College Basketball Nation: Dennis Felton

3-point shot: A more mellow Frank Martin?

February, 21, 2013
2/21/13
5:00
AM ET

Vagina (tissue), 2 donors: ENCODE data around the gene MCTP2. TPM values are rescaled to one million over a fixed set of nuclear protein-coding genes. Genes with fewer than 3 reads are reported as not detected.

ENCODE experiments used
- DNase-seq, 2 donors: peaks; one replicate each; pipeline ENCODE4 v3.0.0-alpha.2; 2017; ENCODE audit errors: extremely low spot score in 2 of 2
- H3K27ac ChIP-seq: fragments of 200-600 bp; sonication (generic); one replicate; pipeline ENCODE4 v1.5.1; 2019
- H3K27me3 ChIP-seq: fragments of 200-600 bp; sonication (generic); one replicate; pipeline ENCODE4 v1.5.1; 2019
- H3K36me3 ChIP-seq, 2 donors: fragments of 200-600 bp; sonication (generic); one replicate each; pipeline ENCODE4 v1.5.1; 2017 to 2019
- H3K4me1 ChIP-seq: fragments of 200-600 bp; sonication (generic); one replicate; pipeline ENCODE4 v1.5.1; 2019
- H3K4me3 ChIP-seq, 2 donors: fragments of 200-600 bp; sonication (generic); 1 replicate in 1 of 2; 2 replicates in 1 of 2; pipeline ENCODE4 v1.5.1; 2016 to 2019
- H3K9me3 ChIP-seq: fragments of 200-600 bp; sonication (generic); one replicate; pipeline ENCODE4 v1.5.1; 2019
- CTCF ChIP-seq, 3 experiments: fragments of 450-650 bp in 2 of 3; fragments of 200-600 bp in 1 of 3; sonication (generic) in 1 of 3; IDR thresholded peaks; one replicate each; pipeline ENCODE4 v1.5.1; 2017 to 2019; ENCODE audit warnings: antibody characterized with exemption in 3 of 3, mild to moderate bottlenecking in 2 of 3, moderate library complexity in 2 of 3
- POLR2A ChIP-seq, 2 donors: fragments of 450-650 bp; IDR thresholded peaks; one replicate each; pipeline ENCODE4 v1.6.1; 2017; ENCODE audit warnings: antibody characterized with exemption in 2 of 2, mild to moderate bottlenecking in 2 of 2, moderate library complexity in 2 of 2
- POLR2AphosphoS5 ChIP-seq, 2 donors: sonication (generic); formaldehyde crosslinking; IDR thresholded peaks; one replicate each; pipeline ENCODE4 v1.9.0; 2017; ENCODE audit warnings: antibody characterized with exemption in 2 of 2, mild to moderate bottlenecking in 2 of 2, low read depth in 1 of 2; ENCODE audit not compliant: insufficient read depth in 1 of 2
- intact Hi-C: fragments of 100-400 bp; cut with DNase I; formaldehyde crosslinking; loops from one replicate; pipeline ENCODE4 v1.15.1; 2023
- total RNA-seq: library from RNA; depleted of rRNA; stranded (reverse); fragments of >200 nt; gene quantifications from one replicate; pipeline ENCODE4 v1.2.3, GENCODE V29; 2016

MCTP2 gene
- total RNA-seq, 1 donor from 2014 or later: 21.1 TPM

1. Frank Martin has weathered the storm of a six-game losing streak and a bit of a media meltdown in breaking down the ineptitude of the Gamecocks last week. Martin's demeanor during South Carolina's upset win over Ole Miss on Wednesday night in Columbia was reserved for him. He sat for most of the game. He didn't need to yell as the Gamecocks came up with defensive stops, blocked shots and forced Ole Miss into poor rushed possessions. This isn't necessarily a mellow Martin compared to his intense stare-downs and animated sideline behavior at Kansas State. But he clearly has seen this is a complete overhaul at South Carolina and has to show some patience as long as the effort is in place and the execution follows the instructions. This is exactly what occurred in the final five minutes against the Rebels. In spending the evening in Columbia, I got the sense that there is a real belief that Martin will turn the Gamecocks around. And he should. The SEC is probably the best conference right now for upward mobility because so many programs are struggling to find consistency.